Issues with link descriptions
Some link text doesn’t make sense when ready on its own (for example, ‘click here’). We plan to fix the existing links by September 2020. When we publish new content, we’ll make sure that link text meets accessibility standards.
Issues with PDFs and other documents
London.ac.uk contains many documents dating back several years. Many of our older PDFs and Word documents don’t meet accessibility standards - for example, they may not be marked up so they’re accessible to a screen reader, they may not work well with text to speech, they may not reflow when magnified and they may not be navigable by headings in the bookmark panel. Some may have colour contrast issues.
We expect important documents and those in current use to be replaced as part of various projects at University of London to update policies and governance documents.
All new documents uploaded from September 2019 will be tested for accessibility using the appropriate tools provided by Microsoft and Adobe, for example, before being uploaded to the website.
The accessibility regulations don’t require us to fix PDFs or other documents published before 23 September 2018 if they’re not essential to providing our services. We’ll consider this as we review and update all our content and will make every effort to replace existing documents with accessible versions where possible.
Issues with interactive tools and transactions
- The visual heading structure does not always match the heading structure revealed by assistive technologies. This may make navigation more difficult for screenreader users.
- Menus may not open with the spacebar and submenus may not be communicated to screenreaders.
- Background videos cannot be paused, stopped or hidden.
- On some pages the tabbing order can be improved.
- Some search functionality (such as autocomplete and categorised results) is not available to screenreader users.
- Forms currently pose some accessibility challenges to screenreader users and may not always.
- Some interactive components such as carousels can be tricky to navigate with a screenreader.
- Accordion panels and search filters can be accessed by screen readers but are potentially confusing to use.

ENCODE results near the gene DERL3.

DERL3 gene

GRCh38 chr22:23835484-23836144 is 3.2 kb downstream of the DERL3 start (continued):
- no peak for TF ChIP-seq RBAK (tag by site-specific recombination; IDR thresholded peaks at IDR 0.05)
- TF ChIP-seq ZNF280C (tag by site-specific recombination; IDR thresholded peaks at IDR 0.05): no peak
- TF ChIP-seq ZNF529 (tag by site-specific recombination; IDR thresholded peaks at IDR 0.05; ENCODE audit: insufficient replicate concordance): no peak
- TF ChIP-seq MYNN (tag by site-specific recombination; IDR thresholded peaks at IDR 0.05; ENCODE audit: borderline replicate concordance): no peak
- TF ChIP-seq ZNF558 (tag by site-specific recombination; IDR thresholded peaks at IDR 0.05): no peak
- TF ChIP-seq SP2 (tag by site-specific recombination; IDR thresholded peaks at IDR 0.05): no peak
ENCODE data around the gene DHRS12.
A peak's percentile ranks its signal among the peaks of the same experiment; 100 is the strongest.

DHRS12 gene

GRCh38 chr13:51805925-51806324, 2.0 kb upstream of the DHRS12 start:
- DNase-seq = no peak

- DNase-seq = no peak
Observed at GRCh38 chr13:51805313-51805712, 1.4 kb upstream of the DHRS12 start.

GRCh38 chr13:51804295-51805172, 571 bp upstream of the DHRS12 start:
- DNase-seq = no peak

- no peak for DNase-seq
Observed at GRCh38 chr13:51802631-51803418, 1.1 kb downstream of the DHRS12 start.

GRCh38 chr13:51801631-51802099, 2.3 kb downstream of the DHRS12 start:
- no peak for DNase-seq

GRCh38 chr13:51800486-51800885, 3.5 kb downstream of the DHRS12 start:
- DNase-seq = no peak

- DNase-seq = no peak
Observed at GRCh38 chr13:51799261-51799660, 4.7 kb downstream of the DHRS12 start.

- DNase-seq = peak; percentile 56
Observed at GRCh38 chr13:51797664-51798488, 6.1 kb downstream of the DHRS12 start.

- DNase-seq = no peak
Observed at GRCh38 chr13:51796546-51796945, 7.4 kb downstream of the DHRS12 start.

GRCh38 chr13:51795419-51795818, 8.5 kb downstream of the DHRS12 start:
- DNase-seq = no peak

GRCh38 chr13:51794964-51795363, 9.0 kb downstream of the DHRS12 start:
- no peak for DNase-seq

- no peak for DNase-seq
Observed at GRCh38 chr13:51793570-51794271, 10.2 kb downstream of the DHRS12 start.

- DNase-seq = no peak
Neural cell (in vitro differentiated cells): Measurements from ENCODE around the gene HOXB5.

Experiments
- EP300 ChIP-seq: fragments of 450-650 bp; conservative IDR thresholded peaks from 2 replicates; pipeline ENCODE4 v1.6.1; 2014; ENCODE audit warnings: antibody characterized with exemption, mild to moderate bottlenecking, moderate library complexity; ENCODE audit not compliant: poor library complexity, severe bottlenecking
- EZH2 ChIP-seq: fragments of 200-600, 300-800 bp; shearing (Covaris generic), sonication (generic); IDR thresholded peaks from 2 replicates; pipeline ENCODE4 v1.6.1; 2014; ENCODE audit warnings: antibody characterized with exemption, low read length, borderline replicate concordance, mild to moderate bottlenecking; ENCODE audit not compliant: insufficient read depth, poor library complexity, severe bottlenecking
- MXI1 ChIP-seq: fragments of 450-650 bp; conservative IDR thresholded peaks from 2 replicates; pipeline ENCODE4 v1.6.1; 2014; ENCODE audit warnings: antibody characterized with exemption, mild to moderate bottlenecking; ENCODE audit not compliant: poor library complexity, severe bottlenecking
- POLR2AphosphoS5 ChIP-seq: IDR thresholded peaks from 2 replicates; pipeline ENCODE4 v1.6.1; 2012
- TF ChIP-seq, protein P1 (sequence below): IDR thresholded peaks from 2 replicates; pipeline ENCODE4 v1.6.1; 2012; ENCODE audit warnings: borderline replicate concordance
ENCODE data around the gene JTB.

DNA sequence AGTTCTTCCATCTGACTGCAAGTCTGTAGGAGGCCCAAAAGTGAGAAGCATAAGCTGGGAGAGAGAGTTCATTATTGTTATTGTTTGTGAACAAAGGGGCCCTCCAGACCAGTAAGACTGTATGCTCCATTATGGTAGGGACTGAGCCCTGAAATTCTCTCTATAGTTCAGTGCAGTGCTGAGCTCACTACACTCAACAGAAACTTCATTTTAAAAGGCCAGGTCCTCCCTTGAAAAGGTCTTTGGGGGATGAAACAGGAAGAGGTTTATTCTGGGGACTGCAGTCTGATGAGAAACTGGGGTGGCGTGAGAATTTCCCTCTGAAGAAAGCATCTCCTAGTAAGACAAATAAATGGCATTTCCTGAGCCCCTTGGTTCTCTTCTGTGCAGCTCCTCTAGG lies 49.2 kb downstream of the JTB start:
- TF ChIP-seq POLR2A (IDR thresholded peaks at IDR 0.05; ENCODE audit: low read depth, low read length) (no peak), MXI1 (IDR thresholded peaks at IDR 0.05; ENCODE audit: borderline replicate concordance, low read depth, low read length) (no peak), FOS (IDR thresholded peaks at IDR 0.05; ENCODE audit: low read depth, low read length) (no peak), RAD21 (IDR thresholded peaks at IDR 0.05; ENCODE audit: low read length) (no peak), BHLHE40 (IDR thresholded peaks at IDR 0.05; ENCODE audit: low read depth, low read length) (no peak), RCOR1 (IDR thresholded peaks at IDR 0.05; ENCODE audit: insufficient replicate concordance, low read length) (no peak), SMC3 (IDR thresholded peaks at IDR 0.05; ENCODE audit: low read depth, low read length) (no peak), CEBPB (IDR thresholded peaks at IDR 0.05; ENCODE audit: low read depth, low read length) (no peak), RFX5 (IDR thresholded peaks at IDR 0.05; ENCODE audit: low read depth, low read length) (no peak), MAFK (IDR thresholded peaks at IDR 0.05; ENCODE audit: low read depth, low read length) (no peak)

- The colour contrast on some parts of our website are too low. We also have some issues with colour contrast on our old page layouts that will be fixed as part of our wider website redevelopment.
- We are aware of accessibility issues with a number of our third party tools and systems (for example jobs.london.ac.uk). We will be working with these third party suppliers to identify and correct accessibility issues as soon as possible.
How we tested this website
Our website was tested as it was built in 2017. Since then, the WCAG guidelines have changed, and new pages and functionality added.
Our website is tested weekly using an automated accessibility tool.
This tool tests our whole website (under the primary domain of https://london.ac.uk/) and it provides a report on accessibility issues. We are working with our internal and external resources to address any accessibility issues as soon as is realistically possible.
- Our main website London.ac.uk
Other sites within our domain
The University of London’s web estate consists of many related sub-sites with the london.ac.uk or sas.ac.uk domain, including various divisions and departments, museums and libraries, administrative sites and more. Accessibility statements for such sub-sites should be found locally on each site.
What we’re doing to improve accessibility
We will be working with a specialist accessibility agency, AbilityNet, to conduct a thorough accessibility review and implement any necessary changes to content, website design and structure.
We are committed to improving accessibility across our websites, apps and other digital platforms. An accessibility working group will be established by the University to ensure a continuous improvement of accessibility of digital content. In addition, we will be:
- Running additional training sessions with website editors that are coordinated centrally.
- Upskilling website editors and content contributors before access is given website editing privileges.
- Establishing a new website publishing model to check the accessibility of content before it is published to the live website.
- Ensuring that owners of content removal inaccessible content in a timely manner.
- Improving our procurement processes and work with third party suppliers to improve the accessibility of other digital platforms and services. Standard accessibility statements have been added to our procurement documentation when dealing with new service providers.
- Implementing an accessibility toolbar to improve on-site accessibility.
This statement was prepared on 20 September 2019. It was last updated on 27 February 2020.